Engineer, Dan Houser, Gio Corsi discussed on What's Good Games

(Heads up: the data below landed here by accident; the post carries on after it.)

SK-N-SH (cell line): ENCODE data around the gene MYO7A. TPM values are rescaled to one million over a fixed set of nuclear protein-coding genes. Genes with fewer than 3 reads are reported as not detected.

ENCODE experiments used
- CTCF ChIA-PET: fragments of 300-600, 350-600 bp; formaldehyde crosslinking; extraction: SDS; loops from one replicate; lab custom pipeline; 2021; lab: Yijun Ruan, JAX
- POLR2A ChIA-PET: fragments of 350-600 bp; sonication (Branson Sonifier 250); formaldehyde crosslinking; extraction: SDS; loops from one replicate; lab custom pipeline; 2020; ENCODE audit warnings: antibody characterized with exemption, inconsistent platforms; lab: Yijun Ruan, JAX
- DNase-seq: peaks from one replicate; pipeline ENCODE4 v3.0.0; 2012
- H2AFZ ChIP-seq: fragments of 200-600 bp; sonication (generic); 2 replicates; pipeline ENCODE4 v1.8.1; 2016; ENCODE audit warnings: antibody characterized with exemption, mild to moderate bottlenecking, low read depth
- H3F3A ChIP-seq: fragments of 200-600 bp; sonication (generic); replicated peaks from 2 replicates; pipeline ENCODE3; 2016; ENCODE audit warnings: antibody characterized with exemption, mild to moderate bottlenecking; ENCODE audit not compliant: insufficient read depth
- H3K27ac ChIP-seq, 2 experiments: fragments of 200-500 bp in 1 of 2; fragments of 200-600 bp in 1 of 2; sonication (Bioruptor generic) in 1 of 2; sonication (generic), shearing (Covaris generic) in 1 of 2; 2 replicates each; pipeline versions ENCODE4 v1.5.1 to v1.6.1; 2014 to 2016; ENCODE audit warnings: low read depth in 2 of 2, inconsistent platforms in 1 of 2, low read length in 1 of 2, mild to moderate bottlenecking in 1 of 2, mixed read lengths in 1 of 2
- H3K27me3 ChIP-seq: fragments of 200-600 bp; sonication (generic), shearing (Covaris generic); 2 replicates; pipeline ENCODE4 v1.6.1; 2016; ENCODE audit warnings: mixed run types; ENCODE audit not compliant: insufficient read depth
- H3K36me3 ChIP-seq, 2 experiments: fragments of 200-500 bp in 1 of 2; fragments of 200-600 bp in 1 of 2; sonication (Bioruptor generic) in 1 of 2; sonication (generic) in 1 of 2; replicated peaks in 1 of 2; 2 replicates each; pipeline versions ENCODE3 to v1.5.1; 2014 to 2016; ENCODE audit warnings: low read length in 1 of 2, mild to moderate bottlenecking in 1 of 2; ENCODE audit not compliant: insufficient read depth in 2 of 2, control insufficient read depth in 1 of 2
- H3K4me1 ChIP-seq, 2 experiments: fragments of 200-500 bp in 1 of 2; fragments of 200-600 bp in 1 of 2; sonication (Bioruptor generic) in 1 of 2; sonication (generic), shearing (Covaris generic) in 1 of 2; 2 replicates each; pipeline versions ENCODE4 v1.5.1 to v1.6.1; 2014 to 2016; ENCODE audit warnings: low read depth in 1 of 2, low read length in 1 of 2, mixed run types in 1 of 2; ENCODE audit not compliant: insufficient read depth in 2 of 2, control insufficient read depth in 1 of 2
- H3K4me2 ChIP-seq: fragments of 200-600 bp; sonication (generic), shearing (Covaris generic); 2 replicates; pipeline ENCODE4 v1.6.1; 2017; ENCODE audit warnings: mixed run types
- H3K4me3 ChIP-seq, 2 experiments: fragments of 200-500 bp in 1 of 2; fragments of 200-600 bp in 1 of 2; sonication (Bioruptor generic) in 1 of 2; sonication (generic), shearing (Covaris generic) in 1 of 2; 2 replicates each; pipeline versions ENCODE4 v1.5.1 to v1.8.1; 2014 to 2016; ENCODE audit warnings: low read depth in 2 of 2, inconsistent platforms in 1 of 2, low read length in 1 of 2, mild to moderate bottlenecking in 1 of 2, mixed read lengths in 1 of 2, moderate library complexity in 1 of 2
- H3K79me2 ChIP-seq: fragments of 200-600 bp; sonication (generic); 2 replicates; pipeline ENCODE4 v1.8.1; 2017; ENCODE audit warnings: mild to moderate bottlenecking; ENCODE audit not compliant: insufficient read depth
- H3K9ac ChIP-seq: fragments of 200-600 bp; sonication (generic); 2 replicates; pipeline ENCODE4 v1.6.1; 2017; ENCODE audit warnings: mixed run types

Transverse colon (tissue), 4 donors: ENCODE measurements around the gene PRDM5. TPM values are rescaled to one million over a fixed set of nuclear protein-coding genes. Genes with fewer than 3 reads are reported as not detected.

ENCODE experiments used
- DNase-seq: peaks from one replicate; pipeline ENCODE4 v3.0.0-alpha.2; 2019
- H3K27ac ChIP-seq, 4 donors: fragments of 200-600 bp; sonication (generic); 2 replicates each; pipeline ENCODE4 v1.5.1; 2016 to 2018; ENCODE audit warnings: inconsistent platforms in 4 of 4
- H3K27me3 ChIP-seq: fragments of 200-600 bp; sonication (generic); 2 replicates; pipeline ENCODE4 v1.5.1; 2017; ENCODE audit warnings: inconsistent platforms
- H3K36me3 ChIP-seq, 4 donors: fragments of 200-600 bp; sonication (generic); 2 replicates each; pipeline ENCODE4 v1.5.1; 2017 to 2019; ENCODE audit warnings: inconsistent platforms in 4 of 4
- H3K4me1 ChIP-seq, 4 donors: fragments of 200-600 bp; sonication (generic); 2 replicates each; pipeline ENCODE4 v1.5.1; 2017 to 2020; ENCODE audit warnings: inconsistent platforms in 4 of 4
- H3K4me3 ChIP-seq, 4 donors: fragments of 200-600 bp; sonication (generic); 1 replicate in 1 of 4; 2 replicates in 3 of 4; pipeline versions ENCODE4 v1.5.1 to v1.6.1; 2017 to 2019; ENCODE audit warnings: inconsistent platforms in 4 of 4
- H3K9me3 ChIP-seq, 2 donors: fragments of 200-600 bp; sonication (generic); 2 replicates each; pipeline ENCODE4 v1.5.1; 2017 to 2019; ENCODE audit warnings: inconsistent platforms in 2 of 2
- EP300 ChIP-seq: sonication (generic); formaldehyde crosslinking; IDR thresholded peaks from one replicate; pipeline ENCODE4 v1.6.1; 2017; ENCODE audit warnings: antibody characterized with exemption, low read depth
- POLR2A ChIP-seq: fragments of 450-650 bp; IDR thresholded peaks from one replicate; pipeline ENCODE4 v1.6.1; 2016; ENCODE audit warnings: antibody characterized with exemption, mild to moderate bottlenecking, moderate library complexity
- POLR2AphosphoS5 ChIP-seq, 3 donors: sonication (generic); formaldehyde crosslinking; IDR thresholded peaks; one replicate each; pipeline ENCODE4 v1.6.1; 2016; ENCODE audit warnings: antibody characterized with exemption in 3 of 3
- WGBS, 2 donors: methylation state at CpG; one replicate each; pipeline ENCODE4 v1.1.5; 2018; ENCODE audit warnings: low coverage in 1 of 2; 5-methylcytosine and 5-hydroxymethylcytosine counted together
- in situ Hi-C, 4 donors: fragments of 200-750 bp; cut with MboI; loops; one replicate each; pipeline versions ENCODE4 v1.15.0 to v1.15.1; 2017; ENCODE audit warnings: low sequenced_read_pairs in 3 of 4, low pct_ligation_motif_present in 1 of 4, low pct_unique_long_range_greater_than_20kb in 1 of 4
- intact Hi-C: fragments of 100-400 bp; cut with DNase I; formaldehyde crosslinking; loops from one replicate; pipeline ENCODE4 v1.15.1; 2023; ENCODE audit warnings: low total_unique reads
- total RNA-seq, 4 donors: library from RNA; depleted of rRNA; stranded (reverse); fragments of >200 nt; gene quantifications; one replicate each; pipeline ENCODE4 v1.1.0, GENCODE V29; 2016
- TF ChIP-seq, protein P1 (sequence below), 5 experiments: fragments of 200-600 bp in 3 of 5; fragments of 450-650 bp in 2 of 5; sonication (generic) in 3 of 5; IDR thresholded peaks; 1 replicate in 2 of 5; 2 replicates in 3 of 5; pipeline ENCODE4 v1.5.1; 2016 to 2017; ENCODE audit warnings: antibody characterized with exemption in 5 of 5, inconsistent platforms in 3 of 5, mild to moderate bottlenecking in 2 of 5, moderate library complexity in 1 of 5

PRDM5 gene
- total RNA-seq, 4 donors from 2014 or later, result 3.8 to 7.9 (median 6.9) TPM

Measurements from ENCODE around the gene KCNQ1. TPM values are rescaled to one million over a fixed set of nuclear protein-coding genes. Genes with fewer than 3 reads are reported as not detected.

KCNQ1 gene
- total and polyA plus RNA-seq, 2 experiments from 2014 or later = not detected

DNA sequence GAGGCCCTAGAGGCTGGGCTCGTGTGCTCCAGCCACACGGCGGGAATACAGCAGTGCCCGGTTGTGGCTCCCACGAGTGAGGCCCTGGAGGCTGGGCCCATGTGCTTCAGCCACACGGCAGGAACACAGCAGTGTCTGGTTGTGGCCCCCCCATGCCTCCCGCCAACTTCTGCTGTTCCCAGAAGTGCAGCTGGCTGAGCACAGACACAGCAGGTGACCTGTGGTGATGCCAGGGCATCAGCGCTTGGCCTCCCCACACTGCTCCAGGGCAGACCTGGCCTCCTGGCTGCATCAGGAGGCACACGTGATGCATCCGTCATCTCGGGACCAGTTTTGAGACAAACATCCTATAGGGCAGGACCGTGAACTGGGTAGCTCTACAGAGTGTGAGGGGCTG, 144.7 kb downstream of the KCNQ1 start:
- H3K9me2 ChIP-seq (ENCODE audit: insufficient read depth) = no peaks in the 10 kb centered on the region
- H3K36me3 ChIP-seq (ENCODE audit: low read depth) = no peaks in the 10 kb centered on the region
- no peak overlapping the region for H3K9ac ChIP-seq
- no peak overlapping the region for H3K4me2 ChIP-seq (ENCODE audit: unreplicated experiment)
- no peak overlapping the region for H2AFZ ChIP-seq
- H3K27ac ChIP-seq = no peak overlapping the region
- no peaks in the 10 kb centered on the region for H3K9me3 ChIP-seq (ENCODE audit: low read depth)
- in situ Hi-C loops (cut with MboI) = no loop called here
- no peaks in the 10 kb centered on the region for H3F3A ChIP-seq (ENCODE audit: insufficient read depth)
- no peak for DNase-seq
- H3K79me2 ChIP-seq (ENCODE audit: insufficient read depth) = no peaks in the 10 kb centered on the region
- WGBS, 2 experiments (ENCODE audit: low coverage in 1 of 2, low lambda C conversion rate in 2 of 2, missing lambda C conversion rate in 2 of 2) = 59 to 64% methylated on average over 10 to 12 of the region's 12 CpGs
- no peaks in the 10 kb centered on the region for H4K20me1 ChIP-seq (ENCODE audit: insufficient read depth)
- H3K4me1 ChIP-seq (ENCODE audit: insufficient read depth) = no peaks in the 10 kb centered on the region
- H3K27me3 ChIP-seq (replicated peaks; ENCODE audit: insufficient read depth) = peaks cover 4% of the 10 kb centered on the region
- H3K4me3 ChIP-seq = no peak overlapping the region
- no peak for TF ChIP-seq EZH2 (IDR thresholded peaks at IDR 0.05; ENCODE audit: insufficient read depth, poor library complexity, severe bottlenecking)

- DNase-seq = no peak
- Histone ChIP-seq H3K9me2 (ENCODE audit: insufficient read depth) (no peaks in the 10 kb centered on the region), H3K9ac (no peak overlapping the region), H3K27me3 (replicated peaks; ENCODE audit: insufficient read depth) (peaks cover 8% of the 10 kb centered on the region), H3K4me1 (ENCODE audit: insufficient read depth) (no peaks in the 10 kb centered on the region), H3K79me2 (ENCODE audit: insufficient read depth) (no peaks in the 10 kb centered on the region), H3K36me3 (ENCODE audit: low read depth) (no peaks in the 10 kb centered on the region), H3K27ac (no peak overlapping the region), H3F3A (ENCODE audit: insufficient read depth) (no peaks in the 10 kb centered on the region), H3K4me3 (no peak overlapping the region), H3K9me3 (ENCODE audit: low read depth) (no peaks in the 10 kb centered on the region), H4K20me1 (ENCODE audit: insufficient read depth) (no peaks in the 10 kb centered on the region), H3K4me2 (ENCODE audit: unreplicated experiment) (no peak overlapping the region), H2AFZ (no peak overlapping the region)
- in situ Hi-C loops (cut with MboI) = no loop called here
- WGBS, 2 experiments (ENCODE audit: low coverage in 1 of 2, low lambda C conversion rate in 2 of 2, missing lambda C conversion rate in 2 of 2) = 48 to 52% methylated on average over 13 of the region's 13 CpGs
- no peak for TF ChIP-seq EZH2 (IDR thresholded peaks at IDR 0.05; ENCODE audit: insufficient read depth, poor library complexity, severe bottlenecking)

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Will the poem be better? No, it's a great point because a lot against software development in particular is really tricky because if you coders use, they all have their like different. Sort of styles if you will, and not everyone note like you can have a piece of programming and have another engineer come to look at it and have the be like, what did they do here? I've worked at Sony places where like that's happened and someone has left and not provide documentation, and no one knows how the fuck this thing works like no. No, no notes. No one knows how thing works Mike, how is it possible that no one thing works. It's like wealth. The engineer left and you're like, the fuck the end. They're just left. It's like, now we have a thing we can't use because no one knows how to use it like, that's that's a real thing. Engineers, the most valuable position video games, at least that's what GIO Corsi told me, said engineers may animation engineer, I think specifically he said, is the job that if you want to, if kids your thinking about going into video game school, that's the job you want. They want to work these hundred hour weeks. No. Well, at least she'll make money, I guess. The other thing to consider to do are these people Stallard? Are they getting overtime like for you need to make sure that if you are asking crunch of your team that you are taking care of them monetarily and you're not just like you're salaried. Fuck off. Absolutely. I mean, even like the, I think that's why people are so kind of, you know amped up about this because in the wake of the telltale follow where you had a bunch of those people who were salaried saying, I worked overtime. I did crunch on these games and look what I got for it a whole lot of fucking nothing, you know and they're like, so be wary. If an employer asks you to cruncher work overtime, make sure that you're going to get some kind of benefit from that. And I think that obviously varies studio to studio, and I don't wanna make any generalizations about how rockstar treat their employees financially because I have no idea or insight into that whatsoever. I can only hope that they're all well taken care of given the financial success of that studio and its parent companies. But I want to touch again on what you said about normalizing this kind of behavior because it comes back to what these two developer said at the end here about saying that, you know, even though you know Dan Houser and said, hey, you know, this is just me and my small team of four people were working. He's hours. We don't expect other people to do this. That's such an easy thing for him to say as the guy that top of the food chain at that studio to be like, I'm going to work this, but you don't have to as somebody who probably would look up to him. I would imagine if you work at rockstar games because you're passionate about the products that they're working on, and their legacy is a studio, and you look up to the house and go, hey, you built something really amazing something historic record setting in the industry. I want to impress you this up there working. One hundred hour weeks. You aren't gonna be punching in nine and punch it out at five. You know, this is not the way it's going to work, and I think that pressure is the thing that people at the top people in leadership positions need to be aware of and they need to address, you know, the not to say that they should be working less. I would never tell somebody who runs their own business to work less because Hello, we run our own business here. We work a lot, but I would say just be mindful of the people that are underneath you that may be can't work as you do. Maybe don't get the financial windfall when the game ships eighty five million copies.

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